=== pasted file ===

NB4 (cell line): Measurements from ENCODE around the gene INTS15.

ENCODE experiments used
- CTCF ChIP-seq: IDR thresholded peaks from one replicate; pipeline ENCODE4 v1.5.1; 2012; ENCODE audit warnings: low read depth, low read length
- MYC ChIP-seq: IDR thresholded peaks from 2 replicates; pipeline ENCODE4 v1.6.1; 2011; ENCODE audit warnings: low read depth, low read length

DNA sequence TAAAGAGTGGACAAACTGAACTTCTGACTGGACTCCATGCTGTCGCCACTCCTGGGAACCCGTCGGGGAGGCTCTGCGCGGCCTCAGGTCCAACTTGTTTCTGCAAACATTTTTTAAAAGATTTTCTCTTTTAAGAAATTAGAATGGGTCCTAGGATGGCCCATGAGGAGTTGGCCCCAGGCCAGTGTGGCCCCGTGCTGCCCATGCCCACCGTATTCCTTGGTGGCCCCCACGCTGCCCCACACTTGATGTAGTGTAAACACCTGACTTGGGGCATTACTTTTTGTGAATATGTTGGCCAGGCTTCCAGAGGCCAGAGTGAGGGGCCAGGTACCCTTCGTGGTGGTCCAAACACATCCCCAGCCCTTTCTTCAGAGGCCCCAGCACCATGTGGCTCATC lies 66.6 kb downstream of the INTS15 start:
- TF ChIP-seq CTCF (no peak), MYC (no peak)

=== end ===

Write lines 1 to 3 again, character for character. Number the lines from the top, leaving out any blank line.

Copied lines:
NB4 (cell line): Measurements from ENCODE around the gene INTS15.

ENCODE experiments used
- CTCF ChIP-seq: IDR thresholded peaks from one replicate; pipeline ENCODE4 v1.5.1; 2012; ENCODE audit warnings: low read depth, low read length